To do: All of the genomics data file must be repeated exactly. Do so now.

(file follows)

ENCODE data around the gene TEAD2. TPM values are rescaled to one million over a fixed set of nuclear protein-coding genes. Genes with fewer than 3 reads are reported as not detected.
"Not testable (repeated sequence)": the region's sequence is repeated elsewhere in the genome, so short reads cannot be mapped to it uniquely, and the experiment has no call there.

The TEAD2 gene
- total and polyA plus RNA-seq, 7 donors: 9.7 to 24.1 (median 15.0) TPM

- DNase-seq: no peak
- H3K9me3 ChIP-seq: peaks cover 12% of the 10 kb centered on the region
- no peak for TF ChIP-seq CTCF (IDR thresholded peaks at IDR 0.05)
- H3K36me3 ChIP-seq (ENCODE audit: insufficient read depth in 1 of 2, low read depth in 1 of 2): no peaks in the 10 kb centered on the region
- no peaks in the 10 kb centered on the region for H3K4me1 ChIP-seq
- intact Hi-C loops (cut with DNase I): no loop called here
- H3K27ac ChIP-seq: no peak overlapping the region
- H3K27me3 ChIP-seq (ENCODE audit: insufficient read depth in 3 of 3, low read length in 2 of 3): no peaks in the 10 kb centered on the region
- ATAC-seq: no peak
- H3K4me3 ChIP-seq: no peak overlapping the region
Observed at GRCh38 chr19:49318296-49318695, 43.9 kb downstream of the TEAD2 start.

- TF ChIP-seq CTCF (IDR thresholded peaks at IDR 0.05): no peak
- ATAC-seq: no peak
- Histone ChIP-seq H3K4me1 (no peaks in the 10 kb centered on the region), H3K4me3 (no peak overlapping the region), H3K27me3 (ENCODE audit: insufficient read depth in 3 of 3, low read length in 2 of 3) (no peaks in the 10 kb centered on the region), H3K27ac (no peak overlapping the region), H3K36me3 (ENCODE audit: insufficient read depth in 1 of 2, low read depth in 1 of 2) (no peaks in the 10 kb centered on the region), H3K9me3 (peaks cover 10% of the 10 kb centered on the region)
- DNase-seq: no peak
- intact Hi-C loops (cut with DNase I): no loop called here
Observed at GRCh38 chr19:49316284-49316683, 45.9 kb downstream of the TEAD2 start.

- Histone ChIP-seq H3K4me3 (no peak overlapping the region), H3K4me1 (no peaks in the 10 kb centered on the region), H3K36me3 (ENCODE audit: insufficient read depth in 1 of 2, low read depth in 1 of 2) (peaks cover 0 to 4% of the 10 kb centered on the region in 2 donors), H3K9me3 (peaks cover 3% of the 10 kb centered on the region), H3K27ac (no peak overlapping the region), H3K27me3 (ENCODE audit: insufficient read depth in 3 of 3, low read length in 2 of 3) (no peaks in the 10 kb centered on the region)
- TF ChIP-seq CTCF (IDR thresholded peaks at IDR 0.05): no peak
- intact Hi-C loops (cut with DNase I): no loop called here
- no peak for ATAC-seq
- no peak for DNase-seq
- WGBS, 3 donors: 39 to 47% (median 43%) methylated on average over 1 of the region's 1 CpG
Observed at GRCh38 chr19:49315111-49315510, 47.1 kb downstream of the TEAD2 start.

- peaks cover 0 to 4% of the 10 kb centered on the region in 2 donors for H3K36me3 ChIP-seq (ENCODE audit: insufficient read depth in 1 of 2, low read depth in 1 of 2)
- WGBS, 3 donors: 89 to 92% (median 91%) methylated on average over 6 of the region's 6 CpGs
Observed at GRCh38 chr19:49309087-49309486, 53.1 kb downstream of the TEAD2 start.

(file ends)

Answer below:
ENCODE data around the gene TEAD2. TPM values are rescaled to one million over a fixed set of nuclear protein-coding genes. Genes with fewer than 3 reads are reported as not detected.
"Not testable (repeated sequence)": the region's sequence is repeated elsewhere in the genome, so short reads cannot be mapped to it uniquely, and the experiment has no call there.

The TEAD2 gene
- total and polyA plus RNA-seq, 7 donors: 9.7 to 24.1 (median 15.0) TPM

- DNase-seq: no peak
- H3K9me3 ChIP-seq: peaks cover 12% of the 10 kb centered on the region
- no peak for TF ChIP-seq CTCF (IDR thresholded peaks at IDR 0.05)
- H3K36me3 ChIP-seq (ENCODE audit: insufficient read depth in 1 of 2, low read depth in 1 of 2): no peaks in the 10 kb centered on the region
- no peaks in the 10 kb centered on the region for H3K4me1 ChIP-seq
- intact Hi-C loops (cut with DNase I): no loop called here
- H3K27ac ChIP-seq: no peak overlapping the region
- H3K27me3 ChIP-seq (ENCODE audit: insufficient read depth in 3 of 3, low read length in 2 of 3): no peaks in the 10 kb centered on the region
- ATAC-seq: no peak
- H3K4me3 ChIP-seq: no peak overlapping the region
Observed at GRCh38 chr19:49318296-49318695, 43.9 kb downstream of the TEAD2 start.

- TF ChIP-seq CTCF (IDR thresholded peaks at IDR 0.05): no peak
- ATAC-seq: no peak
- Histone ChIP-seq H3K4me1 (no peaks in the 10 kb centered on the region), H3K4me3 (no peak overlapping the region), H3K27me3 (ENCODE audit: insufficient read depth in 3 of 3, low read length in 2 of 3) (no peaks in the 10 kb centered on the region), H3K27ac (no peak overlapping the region), H3K36me3 (ENCODE audit: insufficient read depth in 1 of 2, low read depth in 1 of 2) (no peaks in the 10 kb centered on the region), H3K9me3 (peaks cover 10% of the 10 kb centered on the region)
- DNase-seq: no peak
- intact Hi-C loops (cut with DNase I): no loop called here
Observed at GRCh38 chr19:49316284-49316683, 45.9 kb downstream of the TEAD2 start.

- Histone ChIP-seq H3K4me3 (no peak overlapping the region), H3K4me1 (no peaks in the 10 kb centered on the region), H3K36me3 (ENCODE audit: insufficient read depth in 1 of 2, low read depth in 1 of 2) (peaks cover 0 to 4% of the 10 kb centered on the region in 2 donors), H3K9me3 (peaks cover 3% of the 10 kb centered on the region), H3K27ac (no peak overlapping the region), H3K27me3 (ENCODE audit: insufficient read depth in 3 of 3, low read length in 2 of 3) (no peaks in the 10 kb centered on the region)
- TF ChIP-seq CTCF (IDR thresholded peaks at IDR 0.05): no peak
- intact Hi-C loops (cut with DNase I): no loop called here
- no peak for ATAC-seq
- no peak for DNase-seq
- WGBS, 3 donors: 39 to 47% (median 43%) methylated on average over 1 of the region's 1 CpG
Observed at GRCh38 chr19:49315111-49315510, 47.1 kb downstream of the TEAD2 start.

- peaks cover 0 to 4% of the 10 kb centered on the region in 2 donors for H3K36me3 ChIP-seq (ENCODE audit: insufficient read depth in 1 of 2, low read depth in 1 of 2)
- WGBS, 3 donors: 89 to 92% (median 91%) methylated on average over 6 of the region's 6 CpGs
Observed at GRCh38 chr19:49309087-49309486, 53.1 kb downstream of the TEAD2 start.